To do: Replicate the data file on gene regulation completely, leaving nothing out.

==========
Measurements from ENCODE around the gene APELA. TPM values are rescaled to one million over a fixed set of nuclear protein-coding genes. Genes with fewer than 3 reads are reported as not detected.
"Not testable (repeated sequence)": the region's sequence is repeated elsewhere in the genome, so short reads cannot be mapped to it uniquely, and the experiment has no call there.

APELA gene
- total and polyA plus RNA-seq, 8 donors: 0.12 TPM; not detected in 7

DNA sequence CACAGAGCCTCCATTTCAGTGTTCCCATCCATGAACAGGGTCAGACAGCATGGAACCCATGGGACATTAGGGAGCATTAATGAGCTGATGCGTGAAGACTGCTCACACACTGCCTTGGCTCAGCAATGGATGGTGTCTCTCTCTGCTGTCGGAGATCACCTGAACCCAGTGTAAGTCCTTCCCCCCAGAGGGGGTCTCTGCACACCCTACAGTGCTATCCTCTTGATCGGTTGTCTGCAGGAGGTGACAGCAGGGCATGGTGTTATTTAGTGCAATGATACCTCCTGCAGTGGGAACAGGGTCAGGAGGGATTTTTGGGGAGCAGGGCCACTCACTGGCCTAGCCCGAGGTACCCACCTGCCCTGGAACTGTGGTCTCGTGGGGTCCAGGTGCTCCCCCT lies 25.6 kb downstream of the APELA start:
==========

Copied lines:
Measurements from ENCODE around the gene APELA. TPM values are rescaled to one million over a fixed set of nuclear protein-coding genes. Genes with fewer than 3 reads are reported as not detected.
"Not testable (repeated sequence)": the region's sequence is repeated elsewhere in the genome, so short reads cannot be mapped to it uniquely, and the experiment has no call there.

APELA gene
- total and polyA plus RNA-seq, 8 donors: 0.12 TPM; not detected in 7

DNA sequence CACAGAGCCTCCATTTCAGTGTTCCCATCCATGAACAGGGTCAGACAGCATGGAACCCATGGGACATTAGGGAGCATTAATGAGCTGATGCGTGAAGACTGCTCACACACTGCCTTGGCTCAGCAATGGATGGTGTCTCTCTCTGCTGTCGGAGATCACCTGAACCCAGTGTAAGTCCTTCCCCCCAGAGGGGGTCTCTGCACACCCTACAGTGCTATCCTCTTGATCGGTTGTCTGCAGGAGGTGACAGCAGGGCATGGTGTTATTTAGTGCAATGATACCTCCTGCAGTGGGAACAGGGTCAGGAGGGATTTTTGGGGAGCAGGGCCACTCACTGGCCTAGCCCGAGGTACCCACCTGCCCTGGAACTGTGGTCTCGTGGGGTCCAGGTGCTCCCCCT lies 25.6 kb downstream of the APELA start: